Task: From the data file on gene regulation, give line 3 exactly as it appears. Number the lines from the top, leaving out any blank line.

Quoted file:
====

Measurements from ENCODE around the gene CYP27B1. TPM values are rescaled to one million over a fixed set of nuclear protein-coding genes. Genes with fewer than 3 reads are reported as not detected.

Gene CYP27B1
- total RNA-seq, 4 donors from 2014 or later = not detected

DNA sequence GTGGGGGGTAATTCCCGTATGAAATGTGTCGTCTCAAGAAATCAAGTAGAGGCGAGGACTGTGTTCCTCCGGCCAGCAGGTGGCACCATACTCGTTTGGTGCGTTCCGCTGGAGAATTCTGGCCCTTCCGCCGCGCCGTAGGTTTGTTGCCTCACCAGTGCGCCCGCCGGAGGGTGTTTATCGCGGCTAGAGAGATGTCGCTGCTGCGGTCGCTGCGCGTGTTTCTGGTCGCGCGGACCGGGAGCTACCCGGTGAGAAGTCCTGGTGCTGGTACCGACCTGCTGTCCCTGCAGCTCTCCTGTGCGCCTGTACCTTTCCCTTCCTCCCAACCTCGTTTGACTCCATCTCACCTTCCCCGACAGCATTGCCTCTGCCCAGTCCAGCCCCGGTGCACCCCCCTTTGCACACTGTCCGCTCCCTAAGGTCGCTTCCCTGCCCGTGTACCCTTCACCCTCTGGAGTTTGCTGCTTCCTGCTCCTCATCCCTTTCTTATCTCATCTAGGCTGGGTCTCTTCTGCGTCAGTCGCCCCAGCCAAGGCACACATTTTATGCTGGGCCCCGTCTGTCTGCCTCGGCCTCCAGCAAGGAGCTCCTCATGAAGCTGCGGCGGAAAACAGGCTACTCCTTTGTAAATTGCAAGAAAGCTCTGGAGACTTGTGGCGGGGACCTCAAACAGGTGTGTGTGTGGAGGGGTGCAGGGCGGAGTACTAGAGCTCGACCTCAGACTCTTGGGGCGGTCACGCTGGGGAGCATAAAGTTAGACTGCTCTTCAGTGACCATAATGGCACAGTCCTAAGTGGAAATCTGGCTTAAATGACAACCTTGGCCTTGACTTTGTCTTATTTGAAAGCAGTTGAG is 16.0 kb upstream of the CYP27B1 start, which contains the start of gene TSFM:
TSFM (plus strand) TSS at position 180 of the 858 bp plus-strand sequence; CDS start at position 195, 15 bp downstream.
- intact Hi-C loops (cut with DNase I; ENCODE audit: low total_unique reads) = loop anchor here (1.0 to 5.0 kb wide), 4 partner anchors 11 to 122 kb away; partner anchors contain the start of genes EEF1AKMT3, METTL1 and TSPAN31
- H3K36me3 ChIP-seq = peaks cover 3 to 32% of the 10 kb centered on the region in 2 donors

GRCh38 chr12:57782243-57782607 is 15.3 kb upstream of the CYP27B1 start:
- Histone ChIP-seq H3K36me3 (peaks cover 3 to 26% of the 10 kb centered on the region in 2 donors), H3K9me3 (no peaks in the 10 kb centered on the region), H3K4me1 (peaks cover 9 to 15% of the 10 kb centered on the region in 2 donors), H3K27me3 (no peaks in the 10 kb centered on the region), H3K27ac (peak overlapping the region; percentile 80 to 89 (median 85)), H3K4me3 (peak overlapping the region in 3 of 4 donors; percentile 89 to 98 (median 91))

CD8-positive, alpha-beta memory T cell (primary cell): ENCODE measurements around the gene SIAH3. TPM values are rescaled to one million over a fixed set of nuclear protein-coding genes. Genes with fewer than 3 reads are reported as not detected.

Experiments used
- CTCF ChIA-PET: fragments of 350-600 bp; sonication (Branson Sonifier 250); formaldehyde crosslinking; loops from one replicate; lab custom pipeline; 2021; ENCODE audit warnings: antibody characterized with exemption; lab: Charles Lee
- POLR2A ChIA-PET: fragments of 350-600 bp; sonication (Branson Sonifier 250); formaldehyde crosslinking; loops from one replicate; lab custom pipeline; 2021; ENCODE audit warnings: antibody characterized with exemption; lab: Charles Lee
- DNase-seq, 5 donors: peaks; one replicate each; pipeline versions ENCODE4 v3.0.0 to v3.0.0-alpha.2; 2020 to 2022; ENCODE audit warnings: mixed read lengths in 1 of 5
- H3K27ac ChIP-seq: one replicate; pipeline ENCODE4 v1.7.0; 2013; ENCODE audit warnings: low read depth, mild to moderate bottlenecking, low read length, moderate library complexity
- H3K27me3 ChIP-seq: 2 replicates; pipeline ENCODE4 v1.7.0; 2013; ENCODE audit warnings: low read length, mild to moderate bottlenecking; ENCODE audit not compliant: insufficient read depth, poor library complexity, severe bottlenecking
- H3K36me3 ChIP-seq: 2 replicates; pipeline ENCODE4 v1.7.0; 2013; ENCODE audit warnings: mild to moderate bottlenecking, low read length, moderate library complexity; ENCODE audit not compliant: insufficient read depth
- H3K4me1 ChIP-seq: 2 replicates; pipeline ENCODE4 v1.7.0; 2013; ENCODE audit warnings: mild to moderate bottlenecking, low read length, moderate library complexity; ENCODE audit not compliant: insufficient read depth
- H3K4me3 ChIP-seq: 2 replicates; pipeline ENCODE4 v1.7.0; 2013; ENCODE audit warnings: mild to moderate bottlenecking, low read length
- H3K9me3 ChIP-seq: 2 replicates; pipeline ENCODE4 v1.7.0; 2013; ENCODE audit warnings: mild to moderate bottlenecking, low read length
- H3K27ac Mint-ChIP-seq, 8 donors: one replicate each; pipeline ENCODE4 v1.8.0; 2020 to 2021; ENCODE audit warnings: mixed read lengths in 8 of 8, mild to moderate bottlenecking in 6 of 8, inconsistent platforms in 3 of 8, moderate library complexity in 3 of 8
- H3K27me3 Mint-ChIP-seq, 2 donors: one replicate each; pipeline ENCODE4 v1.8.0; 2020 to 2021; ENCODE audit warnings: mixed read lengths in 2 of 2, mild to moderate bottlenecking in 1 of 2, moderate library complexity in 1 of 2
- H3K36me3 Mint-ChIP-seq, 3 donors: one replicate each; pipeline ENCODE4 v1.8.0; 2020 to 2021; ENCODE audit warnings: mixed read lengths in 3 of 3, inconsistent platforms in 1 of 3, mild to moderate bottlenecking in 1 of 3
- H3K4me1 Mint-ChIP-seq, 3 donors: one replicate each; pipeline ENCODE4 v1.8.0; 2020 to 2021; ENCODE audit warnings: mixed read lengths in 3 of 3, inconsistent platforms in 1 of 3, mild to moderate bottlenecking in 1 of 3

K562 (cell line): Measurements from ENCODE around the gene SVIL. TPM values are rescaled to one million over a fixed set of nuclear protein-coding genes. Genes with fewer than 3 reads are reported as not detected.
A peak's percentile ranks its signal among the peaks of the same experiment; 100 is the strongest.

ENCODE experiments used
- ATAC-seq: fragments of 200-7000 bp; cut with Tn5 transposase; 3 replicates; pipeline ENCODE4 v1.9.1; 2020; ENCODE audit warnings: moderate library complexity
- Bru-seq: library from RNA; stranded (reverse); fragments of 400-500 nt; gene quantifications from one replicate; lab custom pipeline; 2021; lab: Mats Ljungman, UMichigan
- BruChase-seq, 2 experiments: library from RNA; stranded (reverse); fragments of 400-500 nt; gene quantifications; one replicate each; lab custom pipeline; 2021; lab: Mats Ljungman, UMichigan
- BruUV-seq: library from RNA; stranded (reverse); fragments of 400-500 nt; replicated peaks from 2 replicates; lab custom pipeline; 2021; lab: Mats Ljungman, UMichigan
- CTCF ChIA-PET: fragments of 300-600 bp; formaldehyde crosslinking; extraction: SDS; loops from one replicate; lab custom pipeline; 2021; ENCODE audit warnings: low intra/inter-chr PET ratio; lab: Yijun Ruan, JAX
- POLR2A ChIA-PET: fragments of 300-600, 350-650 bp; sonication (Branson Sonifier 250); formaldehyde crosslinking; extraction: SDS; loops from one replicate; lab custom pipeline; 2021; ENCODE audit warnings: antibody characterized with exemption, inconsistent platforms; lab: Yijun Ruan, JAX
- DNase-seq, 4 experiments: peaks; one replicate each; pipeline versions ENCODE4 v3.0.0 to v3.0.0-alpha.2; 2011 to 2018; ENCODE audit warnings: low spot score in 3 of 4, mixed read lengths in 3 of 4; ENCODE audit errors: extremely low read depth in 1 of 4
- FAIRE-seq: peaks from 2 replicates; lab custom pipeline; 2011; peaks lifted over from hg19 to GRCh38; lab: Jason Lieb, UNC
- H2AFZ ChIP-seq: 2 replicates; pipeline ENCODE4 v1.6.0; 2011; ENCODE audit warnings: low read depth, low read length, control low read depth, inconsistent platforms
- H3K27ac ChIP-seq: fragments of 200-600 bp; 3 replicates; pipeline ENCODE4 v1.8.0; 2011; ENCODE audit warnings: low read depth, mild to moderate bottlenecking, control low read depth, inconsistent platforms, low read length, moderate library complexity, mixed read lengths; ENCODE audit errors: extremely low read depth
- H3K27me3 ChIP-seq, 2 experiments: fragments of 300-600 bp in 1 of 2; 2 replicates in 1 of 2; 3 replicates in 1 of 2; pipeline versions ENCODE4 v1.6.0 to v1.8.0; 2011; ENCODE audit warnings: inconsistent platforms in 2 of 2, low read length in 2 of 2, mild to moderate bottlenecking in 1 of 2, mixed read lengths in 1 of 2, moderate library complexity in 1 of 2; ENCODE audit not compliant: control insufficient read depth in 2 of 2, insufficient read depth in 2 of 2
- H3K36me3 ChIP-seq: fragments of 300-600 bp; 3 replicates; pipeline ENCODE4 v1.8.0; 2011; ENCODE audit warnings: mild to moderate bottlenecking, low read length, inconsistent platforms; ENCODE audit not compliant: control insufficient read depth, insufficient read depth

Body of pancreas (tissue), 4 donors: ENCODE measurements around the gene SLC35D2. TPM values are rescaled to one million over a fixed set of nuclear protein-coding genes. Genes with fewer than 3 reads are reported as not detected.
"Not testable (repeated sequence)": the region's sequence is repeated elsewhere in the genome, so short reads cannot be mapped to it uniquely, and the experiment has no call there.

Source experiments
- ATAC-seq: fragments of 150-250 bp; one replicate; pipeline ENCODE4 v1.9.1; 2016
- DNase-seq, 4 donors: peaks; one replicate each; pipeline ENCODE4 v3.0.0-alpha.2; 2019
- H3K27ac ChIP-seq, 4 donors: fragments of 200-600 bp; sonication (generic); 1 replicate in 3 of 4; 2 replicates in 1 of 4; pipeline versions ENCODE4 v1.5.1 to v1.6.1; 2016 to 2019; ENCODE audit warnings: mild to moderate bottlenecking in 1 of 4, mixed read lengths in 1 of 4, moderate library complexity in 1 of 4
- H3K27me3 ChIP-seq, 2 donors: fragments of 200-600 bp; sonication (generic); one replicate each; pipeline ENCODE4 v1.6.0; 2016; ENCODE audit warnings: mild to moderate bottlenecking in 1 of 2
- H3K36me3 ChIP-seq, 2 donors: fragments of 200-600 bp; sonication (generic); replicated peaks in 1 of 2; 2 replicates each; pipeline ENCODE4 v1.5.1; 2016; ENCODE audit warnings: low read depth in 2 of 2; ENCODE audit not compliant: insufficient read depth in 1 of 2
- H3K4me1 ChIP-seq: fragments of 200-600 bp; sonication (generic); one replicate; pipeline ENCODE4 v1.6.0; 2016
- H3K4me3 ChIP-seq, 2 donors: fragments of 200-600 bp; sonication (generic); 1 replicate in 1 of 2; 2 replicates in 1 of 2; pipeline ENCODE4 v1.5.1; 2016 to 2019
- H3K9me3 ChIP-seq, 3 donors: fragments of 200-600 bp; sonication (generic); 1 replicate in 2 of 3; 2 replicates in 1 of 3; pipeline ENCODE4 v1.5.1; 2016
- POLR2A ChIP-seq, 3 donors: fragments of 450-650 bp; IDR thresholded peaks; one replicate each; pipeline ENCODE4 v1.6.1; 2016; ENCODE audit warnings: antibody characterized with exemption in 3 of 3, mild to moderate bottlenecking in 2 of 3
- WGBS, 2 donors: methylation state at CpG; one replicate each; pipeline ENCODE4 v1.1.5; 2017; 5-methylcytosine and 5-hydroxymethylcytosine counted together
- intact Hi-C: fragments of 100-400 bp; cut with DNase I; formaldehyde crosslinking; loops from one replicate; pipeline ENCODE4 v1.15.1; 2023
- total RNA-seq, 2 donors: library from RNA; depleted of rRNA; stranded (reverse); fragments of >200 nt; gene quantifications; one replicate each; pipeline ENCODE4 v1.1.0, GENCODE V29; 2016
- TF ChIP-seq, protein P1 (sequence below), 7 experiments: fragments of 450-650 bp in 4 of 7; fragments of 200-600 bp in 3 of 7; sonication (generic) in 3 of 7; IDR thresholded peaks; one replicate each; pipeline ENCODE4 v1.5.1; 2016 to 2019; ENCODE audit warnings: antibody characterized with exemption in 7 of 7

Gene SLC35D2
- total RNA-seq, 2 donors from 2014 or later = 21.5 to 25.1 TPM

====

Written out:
- total RNA-seq, 4 donors from 2014 or later = not detected